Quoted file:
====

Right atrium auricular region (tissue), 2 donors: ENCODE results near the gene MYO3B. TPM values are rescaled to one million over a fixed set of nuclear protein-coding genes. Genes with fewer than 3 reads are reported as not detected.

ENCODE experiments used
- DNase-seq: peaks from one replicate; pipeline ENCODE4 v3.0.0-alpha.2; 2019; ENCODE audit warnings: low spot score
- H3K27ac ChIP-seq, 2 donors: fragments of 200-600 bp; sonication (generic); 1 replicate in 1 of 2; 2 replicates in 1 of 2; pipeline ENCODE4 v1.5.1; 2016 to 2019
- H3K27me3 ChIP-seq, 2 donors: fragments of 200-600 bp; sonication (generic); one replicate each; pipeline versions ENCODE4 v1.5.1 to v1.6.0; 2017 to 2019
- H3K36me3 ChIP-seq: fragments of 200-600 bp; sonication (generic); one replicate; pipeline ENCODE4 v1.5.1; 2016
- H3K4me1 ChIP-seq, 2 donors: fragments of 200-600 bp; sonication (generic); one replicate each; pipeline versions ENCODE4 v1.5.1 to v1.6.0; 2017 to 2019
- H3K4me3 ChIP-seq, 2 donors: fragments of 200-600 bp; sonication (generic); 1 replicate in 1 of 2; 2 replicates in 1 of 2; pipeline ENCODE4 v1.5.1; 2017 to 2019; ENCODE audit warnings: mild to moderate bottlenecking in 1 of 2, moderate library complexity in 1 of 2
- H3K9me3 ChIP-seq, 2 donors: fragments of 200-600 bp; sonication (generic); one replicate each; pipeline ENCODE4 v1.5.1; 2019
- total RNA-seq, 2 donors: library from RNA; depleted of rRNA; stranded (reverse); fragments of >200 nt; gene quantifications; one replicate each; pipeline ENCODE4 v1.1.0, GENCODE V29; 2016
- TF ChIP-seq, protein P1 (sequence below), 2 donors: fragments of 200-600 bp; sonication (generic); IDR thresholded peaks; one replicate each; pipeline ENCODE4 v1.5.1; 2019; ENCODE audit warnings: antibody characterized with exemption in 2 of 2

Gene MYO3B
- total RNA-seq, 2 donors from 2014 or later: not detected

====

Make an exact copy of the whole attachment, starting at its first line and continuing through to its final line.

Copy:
Right atrium auricular region (tissue), 2 donors: ENCODE results near the gene MYO3B. TPM values are rescaled to one million over a fixed set of nuclear protein-coding genes. Genes with fewer than 3 reads are reported as not detected.

ENCODE experiments used
- DNase-seq: peaks from one replicate; pipeline ENCODE4 v3.0.0-alpha.2; 2019; ENCODE audit warnings: low spot score
- H3K27ac ChIP-seq, 2 donors: fragments of 200-600 bp; sonication (generic); 1 replicate in 1 of 2; 2 replicates in 1 of 2; pipeline ENCODE4 v1.5.1; 2016 to 2019
- H3K27me3 ChIP-seq, 2 donors: fragments of 200-600 bp; sonication (generic); one replicate each; pipeline versions ENCODE4 v1.5.1 to v1.6.0; 2017 to 2019
- H3K36me3 ChIP-seq: fragments of 200-600 bp; sonication (generic); one replicate; pipeline ENCODE4 v1.5.1; 2016
- H3K4me1 ChIP-seq, 2 donors: fragments of 200-600 bp; sonication (generic); one replicate each; pipeline versions ENCODE4 v1.5.1 to v1.6.0; 2017 to 2019
- H3K4me3 ChIP-seq, 2 donors: fragments of 200-600 bp; sonication (generic); 1 replicate in 1 of 2; 2 replicates in 1 of 2; pipeline ENCODE4 v1.5.1; 2017 to 2019; ENCODE audit warnings: mild to moderate bottlenecking in 1 of 2, moderate library complexity in 1 of 2
- H3K9me3 ChIP-seq, 2 donors: fragments of 200-600 bp; sonication (generic); one replicate each; pipeline ENCODE4 v1.5.1; 2019
- total RNA-seq, 2 donors: library from RNA; depleted of rRNA; stranded (reverse); fragments of >200 nt; gene quantifications; one replicate each; pipeline ENCODE4 v1.1.0, GENCODE V29; 2016
- TF ChIP-seq, protein P1 (sequence below), 2 donors: fragments of 200-600 bp; sonication (generic); IDR thresholded peaks; one replicate each; pipeline ENCODE4 v1.5.1; 2019; ENCODE audit warnings: antibody characterized with exemption in 2 of 2

Gene MYO3B
- total RNA-seq, 2 donors from 2014 or later: not detected